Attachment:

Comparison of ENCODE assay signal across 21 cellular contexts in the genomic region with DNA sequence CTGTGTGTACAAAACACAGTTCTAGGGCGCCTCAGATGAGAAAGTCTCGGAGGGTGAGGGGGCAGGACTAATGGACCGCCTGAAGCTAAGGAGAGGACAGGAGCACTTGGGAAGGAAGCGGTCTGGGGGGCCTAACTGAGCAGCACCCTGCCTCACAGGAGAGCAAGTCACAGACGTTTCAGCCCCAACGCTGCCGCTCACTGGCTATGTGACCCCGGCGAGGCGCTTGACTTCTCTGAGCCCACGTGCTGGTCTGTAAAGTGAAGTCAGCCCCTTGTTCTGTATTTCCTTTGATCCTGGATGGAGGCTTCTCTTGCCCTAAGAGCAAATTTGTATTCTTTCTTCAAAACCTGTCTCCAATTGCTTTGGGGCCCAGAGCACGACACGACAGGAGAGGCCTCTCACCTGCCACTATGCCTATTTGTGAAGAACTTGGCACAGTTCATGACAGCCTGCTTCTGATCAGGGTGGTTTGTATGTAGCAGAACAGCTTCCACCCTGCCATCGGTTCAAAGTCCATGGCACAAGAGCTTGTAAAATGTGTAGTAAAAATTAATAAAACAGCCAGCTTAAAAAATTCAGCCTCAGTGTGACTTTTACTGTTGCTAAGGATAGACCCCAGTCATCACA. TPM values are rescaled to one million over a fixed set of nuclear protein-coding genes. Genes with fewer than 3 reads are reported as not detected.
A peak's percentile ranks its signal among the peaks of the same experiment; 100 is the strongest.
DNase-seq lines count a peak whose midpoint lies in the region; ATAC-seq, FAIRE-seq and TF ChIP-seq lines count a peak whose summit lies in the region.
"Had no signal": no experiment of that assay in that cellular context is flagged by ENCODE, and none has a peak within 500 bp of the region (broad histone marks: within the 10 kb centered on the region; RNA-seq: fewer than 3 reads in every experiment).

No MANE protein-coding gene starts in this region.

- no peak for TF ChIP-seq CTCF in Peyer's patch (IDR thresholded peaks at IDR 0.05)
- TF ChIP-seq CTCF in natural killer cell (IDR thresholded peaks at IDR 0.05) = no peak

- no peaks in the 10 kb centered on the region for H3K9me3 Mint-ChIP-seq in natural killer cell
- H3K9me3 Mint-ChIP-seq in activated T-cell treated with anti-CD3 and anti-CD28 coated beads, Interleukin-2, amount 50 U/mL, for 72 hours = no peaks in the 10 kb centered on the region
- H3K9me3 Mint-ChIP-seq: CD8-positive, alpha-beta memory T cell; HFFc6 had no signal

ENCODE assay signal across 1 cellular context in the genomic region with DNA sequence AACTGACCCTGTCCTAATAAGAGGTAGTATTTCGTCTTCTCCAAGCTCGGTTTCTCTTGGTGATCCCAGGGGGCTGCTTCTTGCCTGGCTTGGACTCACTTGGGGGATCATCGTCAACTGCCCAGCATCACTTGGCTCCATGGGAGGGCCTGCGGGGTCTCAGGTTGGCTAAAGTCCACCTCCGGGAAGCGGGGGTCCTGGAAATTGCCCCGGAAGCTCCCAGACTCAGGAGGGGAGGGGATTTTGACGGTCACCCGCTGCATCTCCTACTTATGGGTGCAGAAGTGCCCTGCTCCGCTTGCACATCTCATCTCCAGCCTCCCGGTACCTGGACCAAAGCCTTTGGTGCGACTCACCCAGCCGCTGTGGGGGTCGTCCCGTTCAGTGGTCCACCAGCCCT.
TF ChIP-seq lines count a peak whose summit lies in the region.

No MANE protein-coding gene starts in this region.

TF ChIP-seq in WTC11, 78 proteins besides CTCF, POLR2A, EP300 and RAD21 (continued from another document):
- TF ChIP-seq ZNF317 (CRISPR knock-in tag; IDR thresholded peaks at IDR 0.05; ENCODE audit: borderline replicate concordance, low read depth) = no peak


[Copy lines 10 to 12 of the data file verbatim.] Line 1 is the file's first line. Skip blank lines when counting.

- H3K9me3 Mint-ChIP-seq: CD8-positive, alpha-beta memory T cell; HFFc6 had no signal

ENCODE assay signal across 1 cellular context in the genomic region with DNA sequence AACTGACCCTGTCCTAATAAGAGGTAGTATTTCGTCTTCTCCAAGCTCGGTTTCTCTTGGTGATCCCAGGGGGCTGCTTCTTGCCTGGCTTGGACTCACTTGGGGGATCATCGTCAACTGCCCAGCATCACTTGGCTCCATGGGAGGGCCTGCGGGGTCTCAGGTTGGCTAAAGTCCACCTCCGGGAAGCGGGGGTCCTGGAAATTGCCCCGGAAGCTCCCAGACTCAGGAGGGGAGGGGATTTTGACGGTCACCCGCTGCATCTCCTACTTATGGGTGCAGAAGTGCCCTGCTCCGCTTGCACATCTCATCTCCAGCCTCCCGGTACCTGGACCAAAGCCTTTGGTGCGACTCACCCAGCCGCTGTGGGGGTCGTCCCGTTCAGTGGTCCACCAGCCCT.
TF ChIP-seq lines count a peak whose summit lies in the region.